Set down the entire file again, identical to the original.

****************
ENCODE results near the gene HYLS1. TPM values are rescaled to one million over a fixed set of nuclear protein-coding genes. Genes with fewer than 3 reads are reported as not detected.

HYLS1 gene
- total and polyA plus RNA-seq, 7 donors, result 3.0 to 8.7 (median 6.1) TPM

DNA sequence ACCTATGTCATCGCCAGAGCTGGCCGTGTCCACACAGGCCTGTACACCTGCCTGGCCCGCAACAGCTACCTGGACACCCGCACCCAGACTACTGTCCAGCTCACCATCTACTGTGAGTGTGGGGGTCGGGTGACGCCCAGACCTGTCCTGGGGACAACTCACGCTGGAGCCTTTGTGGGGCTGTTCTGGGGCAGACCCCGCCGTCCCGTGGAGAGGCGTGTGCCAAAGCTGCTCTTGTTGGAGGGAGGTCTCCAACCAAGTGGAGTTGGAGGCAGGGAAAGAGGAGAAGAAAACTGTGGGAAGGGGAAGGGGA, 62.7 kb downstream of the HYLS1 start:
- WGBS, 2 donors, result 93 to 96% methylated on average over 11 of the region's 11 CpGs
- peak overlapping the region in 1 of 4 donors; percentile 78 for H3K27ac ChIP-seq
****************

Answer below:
ENCODE results near the gene HYLS1. TPM values are rescaled to one million over a fixed set of nuclear protein-coding genes. Genes with fewer than 3 reads are reported as not detected.

HYLS1 gene
- total and polyA plus RNA-seq, 7 donors, result 3.0 to 8.7 (median 6.1) TPM

DNA sequence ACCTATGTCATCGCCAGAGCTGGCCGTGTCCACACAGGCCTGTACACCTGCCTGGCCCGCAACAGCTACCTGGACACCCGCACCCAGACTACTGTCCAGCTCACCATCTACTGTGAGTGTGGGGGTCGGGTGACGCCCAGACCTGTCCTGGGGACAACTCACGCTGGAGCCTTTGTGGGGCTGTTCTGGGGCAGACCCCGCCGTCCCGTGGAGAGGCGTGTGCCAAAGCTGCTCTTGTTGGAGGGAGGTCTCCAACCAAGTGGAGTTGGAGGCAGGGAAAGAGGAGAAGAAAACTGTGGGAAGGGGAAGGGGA, 62.7 kb downstream of the HYLS1 start:
- WGBS, 2 donors, result 93 to 96% methylated on average over 11 of the region's 11 CpGs
- peak overlapping the region in 1 of 4 donors; percentile 78 for H3K27ac ChIP-seq